Tunnel bust-ups and guns spark safety fears over 2014 Brazil World Cup
Argentine side Tigre claim they were attacked by police and stadium staff but Fifa insists finals security worries unfounded
Thursday 13 December 2012
Fifa was tonight forced to insist that the dramatic and traumatic scenes at Wednesday night's Copa Sudamericana final in Sao Paulo will not be repeated at the 2014 World Cup.
The second leg of the final of the competition, between Brazilian side Sao Paulo and Argentina's Tigre, was abandoned when the visitors refused to come out for the second half after violence on the pitch spilled over into the tunnel and the dressing rooms at half-time. Tigre said that they were attacked by Brazilian security staff and that they were fortunate no one was killed.
This is embarrassing for Fifa, given that the 2013 Confederations Cup and 2014 World Cup will both be held in Brazil. Last night a Fifa statement washed its hands of responsibility and said it was "not involved in this match operation". Fifa then insisted its "comprehensive security concept" would head off any such problems in the major international tournaments.
"For the Fifa Confederations Cup and the Fifa World Cup there will be a comprehensive security concept for the stadiums in place developed by the local organising committee together with the respective authorities and reviewed by the Fifa security experts," the world governing body said in a statement.
The use of private stewards and trained and certified security officers should, according to Fifa, prevent a repeat in future of these unpleasant scenes: "The Fifa Confederations Cup will be the first football competition in Brazil to use mainly private stewards for safety and spectator services as it is already a standard procedure in many countries around the world.
"This is already a legacy as through this initiative more than 30,000 security officers will be trained and certified to work during the Fifa Confederations Cup and Fifa World Cup in Brazil. Fifa has full confidence in the security arrangements developed."
The trouble on Wednesday started during a tempestuous first half. The Copa Sudamericana is the South American equivalent of the Europa League and before half-time there was an incident between Sao Paulo midfielder Lucas Moura and some Tigre players.
This led to more confrontations but it was the violence in the tunnel and the dressing room that prompted Tigre's refusal to come back out onto the pitch. The referees awarded the match, and therefore the trophy, to Sao Paulo. This frightening game took place at the Morumbi stadium, which will not be used at the World Cup.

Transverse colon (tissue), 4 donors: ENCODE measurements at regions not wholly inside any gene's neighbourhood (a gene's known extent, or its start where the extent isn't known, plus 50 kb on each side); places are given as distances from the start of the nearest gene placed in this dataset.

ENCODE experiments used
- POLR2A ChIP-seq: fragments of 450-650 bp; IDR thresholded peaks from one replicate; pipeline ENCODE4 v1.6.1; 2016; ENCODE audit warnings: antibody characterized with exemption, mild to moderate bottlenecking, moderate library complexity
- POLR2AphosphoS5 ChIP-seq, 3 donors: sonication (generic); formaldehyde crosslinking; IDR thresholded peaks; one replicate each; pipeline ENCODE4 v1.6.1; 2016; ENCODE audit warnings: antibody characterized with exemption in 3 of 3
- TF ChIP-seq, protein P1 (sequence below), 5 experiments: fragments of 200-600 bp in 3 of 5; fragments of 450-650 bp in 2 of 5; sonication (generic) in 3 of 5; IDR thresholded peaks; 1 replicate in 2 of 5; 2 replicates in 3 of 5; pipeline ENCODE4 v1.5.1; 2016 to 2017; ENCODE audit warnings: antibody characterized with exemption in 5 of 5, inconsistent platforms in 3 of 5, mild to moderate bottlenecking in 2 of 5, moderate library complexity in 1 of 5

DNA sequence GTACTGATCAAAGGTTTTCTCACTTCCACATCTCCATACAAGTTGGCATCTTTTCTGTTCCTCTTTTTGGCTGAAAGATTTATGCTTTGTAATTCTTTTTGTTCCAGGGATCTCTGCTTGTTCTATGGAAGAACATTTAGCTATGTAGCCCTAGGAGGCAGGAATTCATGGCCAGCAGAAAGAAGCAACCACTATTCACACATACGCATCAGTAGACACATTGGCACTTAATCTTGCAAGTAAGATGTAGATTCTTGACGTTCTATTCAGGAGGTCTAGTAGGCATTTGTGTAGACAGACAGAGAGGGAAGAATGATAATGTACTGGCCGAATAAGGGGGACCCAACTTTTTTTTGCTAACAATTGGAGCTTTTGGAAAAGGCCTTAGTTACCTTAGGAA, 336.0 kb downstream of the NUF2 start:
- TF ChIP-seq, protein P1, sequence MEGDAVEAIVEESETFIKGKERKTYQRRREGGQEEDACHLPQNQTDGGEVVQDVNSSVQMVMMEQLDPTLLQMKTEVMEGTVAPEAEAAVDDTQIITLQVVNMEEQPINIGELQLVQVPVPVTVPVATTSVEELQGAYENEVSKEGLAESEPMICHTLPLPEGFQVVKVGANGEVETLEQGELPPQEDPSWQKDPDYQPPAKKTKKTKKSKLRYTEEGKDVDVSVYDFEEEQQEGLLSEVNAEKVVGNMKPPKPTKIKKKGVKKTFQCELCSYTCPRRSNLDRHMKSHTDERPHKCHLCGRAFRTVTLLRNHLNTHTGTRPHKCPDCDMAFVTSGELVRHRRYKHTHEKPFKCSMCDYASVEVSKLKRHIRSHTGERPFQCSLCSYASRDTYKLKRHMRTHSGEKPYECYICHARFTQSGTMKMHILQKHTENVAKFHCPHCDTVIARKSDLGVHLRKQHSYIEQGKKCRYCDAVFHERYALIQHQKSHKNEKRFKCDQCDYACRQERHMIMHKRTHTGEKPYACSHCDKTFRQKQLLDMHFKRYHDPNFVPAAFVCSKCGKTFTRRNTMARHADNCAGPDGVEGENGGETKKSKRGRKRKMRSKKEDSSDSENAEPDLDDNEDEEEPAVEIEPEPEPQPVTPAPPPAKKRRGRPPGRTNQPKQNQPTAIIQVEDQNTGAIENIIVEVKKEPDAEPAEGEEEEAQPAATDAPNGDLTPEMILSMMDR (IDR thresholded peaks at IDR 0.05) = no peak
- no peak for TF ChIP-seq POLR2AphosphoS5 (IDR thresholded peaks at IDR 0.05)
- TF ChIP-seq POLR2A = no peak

The Tigre goalkeeper, Damian Albi, described the scenes at half-time and said that his team-mates' safety would have been at risk had they come back out to play. "The fight lasted 15 minutes," he said. "A lot of security people came to us and attacked us. Suddenly, I realise that I had a gun against my chest. If we did go out to play, it would be a battle in the field. There was no security, it was impossible to play. Something worse could have happened."
Nestor Gorosito, the Tigre coach, said that the police did nothing to stop the violence. "During the break, a big guy came out with a gun," he said. "Some policemen started to hit some of my players. We tried to defend ourselves. My players fought with the security people for 15 minutes. Then the police arrived and the incidents continued."
"It was unbelievable," added the Tigre assistant coach, Jorge Borelli. "I have never seen anything like this. We're lucky someone wasn't killed."
Tigre's mayor and former club president Sergio Massa said it brought shame on Brazil. "When we went into the dressing room after the first half, there were 15 security people that were hitting the players. They struck us. It's one of the most shameful pages in Brazilian football. We came to play a game of football, not a war."
There was little contrition and some apparent pride from the hosts over the incident, as those from Sao Paulo lined up to criticise their visitors. "They were there with their tongues out with fear because we had 67,000 fans in the stands," boasted the Sao Paulo president, Juvenal Juvencio. "They knew they were to going to concede many more goals in the second half, so they decided to leave."
"There were no guns as they said. Tigre is a small team – nobody had heard of them 15 days ago. We will celebrate twice: the Argentinians' runaway was our biggest victory."
Ney Franco, the Sao Paulo coach, also denied that there had even been any violence. "Let's be honest," he said. "There was no fighting, no guns. Tigre didn't come out for the second half because they pipocaram [chickened out]."
Brazilian football writer James Young told The Independent that the authorities had a responsibility. "Conmenbol is an astonishingly negligent organisation," he said. "Crowd disturbances, coin throwing etc are common in the Copa Libertadores, and nothing is ever done. Many stadiums across the continent are in a state of considerable disrepair."
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